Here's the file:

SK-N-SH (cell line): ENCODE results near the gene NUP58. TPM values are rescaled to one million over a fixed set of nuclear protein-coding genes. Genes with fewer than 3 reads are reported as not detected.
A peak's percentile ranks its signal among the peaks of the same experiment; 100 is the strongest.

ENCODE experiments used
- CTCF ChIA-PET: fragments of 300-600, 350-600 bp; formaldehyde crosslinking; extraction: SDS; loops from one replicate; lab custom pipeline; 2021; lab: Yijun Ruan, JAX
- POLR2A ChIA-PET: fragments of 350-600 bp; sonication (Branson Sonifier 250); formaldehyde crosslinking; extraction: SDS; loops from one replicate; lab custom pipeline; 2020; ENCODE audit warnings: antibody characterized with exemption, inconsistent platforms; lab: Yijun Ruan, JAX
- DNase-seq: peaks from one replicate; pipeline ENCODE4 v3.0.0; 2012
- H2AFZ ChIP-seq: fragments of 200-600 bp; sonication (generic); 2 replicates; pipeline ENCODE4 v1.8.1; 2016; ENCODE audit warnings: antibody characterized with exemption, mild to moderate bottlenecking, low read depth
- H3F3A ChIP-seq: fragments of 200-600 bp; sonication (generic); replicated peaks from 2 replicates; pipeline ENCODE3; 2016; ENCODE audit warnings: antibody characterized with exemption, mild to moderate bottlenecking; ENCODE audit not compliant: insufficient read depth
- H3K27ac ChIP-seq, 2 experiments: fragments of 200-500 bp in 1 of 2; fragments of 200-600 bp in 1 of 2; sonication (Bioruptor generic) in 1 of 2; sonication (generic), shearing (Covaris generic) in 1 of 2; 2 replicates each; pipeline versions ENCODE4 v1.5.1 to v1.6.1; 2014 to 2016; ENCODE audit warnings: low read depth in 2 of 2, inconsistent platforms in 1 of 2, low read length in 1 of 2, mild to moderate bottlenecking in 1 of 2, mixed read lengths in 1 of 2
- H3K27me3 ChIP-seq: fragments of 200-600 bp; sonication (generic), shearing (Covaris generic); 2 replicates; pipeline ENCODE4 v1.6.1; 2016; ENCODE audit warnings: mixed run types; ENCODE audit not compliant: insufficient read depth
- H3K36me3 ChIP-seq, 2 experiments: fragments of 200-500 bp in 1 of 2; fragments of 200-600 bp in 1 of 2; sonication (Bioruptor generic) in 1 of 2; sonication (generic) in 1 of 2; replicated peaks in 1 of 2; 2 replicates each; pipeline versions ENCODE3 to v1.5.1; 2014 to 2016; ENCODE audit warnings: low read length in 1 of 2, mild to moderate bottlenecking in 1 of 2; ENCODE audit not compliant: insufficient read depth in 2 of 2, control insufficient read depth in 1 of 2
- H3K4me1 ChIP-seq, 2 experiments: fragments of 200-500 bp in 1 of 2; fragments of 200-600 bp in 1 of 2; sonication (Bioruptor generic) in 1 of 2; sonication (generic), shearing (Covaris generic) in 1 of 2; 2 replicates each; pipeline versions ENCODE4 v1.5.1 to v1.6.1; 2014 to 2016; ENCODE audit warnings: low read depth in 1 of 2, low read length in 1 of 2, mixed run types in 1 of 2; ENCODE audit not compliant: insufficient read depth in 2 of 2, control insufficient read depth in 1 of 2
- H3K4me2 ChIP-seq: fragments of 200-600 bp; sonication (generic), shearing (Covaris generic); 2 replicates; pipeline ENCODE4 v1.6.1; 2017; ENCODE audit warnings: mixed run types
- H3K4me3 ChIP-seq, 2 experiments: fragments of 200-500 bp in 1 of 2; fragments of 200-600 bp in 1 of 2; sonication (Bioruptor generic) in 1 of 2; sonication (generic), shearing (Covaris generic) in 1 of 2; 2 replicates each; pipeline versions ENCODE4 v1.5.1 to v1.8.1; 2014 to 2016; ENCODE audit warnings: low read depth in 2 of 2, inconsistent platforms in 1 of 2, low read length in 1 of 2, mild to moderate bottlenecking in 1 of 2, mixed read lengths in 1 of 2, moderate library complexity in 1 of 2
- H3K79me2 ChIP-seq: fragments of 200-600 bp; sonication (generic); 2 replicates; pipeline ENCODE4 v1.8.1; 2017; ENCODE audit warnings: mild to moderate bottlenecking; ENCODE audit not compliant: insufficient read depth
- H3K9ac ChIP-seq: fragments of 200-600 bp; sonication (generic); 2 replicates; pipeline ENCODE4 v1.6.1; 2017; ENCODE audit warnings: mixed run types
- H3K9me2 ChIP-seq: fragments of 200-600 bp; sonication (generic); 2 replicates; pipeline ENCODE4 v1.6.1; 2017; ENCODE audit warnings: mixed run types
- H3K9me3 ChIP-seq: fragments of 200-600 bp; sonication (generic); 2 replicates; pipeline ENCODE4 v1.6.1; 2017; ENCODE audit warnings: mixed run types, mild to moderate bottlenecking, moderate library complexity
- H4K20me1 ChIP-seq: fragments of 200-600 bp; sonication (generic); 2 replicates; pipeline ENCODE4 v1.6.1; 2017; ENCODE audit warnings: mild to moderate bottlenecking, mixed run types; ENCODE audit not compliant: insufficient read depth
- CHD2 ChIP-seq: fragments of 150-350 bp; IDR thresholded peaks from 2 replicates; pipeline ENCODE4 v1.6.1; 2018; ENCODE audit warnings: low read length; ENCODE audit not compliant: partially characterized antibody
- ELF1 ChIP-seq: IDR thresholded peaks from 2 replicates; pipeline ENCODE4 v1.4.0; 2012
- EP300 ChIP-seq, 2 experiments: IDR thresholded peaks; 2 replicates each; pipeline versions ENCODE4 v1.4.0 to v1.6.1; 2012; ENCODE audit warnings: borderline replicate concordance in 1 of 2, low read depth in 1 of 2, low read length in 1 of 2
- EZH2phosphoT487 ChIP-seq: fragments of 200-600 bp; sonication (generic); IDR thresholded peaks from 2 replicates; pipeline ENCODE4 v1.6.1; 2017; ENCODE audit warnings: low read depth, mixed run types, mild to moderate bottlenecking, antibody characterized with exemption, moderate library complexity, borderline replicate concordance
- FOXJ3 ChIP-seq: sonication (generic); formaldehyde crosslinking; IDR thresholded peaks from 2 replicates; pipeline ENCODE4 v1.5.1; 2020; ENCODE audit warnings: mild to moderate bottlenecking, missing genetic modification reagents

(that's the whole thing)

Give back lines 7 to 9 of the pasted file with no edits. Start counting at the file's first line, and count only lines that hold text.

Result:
- H2AFZ ChIP-seq: fragments of 200-600 bp; sonication (generic); 2 replicates; pipeline ENCODE4 v1.8.1; 2016; ENCODE audit warnings: antibody characterized with exemption, mild to moderate bottlenecking, low read depth
- H3F3A ChIP-seq: fragments of 200-600 bp; sonication (generic); replicated peaks from 2 replicates; pipeline ENCODE3; 2016; ENCODE audit warnings: antibody characterized with exemption, mild to moderate bottlenecking; ENCODE audit not compliant: insufficient read depth
- H3K27ac ChIP-seq, 2 experiments: fragments of 200-500 bp in 1 of 2; fragments of 200-600 bp in 1 of 2; sonication (Bioruptor generic) in 1 of 2; sonication (generic), shearing (Covaris generic) in 1 of 2; 2 replicates each; pipeline versions ENCODE4 v1.5.1 to v1.6.1; 2014 to 2016; ENCODE audit warnings: low read depth in 2 of 2, inconsistent platforms in 1 of 2, low read length in 1 of 2, mild to moderate bottlenecking in 1 of 2, mixed read lengths in 1 of 2